COLUMBUS — The Ohio Agriculture Department ordered Thursday that six exotic animals be quarantined instead of transferred from a zoo to a woman whose husband freed them and dozens of other wild animals, then killed himself, the office of Gov. John Kasich said Thursday.
The Columbus Zoo and Aquarium had said it was trying to stop Marian Thompson from reclaiming three leopards, two primates and a young grizzly bear that have been cared for by the zoo since last week, when Terry Thompson mysteriously set them free on a rural area of eastern Ohio.
The zoo said it took the six surviving animals with Marian Thompson’s permission but has no legal rights to the animals. Attorneys who have represented Thompson were not available for comment Thursday morning, according to their office.
A private veterinarian for the Agriculture Department looked at the animals Thursday and determined they needed to be quarantined, Kasich spokesman Rob Nichols said.
Thompson will be informed of that when she arrives at the zoo and will not be leaving with the animals, Nichols said. The quarantine order is indefinite, but Thompson is entitled to a hearing within 30 days if she wants to appeal the order.
Ohio has some of the nation’s weakest restrictions on exotic pets, and efforts to strengthen the regulations have taken on new urgency since Terry Thompson opened the cages at his eastern Ohio farm near Zanesville last week, freeing four dozen animals that were later shot by authorities.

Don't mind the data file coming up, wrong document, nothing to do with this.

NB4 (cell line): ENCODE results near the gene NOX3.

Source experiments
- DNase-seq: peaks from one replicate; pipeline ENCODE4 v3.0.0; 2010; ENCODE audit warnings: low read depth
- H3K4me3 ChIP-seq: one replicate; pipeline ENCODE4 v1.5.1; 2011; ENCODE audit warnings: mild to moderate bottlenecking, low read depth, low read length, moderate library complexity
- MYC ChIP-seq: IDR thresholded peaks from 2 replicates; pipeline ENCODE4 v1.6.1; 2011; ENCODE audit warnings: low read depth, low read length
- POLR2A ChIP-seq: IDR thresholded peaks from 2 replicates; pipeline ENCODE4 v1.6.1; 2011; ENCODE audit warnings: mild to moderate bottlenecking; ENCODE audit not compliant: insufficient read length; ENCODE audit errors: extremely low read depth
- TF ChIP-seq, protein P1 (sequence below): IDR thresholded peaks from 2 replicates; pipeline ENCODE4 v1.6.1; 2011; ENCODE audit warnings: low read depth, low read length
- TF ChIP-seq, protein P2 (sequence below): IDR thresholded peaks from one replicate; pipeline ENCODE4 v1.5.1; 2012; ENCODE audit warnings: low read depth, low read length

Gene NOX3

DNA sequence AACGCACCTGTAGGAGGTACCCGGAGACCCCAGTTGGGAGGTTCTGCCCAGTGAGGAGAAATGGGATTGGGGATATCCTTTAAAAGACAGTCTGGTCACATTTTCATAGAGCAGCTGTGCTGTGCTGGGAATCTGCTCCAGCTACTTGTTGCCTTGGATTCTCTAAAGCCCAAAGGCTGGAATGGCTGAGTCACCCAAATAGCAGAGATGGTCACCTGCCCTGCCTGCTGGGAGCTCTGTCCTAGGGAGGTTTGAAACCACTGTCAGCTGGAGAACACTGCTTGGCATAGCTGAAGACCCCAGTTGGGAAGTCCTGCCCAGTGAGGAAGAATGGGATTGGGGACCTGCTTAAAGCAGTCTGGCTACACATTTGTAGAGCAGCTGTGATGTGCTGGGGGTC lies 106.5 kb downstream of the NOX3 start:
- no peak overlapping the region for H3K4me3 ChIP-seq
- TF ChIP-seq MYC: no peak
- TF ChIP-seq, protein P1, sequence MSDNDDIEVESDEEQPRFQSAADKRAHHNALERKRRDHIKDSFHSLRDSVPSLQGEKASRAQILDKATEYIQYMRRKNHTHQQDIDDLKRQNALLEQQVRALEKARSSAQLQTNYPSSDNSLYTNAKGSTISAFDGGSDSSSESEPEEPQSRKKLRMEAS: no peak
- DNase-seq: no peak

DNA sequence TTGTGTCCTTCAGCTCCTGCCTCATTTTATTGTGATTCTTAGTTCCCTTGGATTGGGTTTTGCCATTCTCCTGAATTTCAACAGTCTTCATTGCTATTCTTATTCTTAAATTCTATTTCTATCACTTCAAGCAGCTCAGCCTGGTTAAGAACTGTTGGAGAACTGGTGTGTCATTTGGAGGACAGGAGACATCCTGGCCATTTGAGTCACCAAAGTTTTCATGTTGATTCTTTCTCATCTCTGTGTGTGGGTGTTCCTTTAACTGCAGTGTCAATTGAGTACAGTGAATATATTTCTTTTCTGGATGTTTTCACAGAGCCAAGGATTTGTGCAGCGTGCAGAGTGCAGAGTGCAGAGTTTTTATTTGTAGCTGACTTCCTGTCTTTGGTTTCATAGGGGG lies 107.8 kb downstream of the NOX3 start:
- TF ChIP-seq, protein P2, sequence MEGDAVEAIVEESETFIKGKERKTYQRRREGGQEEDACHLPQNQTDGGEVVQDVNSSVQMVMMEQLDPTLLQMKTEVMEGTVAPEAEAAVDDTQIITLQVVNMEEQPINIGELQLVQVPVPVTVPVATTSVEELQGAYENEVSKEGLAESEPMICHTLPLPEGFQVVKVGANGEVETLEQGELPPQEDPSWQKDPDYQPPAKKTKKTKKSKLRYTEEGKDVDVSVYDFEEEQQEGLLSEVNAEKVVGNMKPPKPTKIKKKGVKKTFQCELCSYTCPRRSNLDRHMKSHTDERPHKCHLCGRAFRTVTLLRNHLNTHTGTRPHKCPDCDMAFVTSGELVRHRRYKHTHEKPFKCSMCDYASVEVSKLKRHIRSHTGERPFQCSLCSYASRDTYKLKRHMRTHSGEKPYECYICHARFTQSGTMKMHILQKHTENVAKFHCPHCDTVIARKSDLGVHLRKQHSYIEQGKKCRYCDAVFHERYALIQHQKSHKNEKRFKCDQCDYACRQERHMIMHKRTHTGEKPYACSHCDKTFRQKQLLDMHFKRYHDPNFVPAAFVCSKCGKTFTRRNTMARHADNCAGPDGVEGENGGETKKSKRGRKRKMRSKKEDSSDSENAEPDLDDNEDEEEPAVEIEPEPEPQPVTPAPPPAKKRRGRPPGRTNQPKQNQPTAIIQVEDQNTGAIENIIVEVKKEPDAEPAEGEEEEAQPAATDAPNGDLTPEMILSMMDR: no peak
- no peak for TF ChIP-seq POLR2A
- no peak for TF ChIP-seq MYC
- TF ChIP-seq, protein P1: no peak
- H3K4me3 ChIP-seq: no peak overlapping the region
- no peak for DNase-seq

Officers were ordered to kill the animals — including rare Bengal tigers, lions and bears — instead of trying to bring them down with tranquilizers for fear that those hit with darts would escape in the darkness before they dropped and later regain consciousness.
It’s not clear whether Marian Thompson wants to take the surviving animals back to the farm or to an alternate location, said Muskingum County Sheriff Matt Lutz, whose office isn’t taking a stance on whether the creatures should return to Zanesville.
“If she wants to bring them back here, to this farm, then we’re working on what we’re allowed legally to do to make sure that everything is safe and appropriate,” Lutz said.
Until earlier this year, Ohio was under an executive order that banned the buying and selling of exotic animals, but the newly elected Kasich let it expire, saying the regulations were not enforceable. He last week put temporary measures in place to crack down on private ownership. A study committee has until Nov. 30 to draft permanent legislation.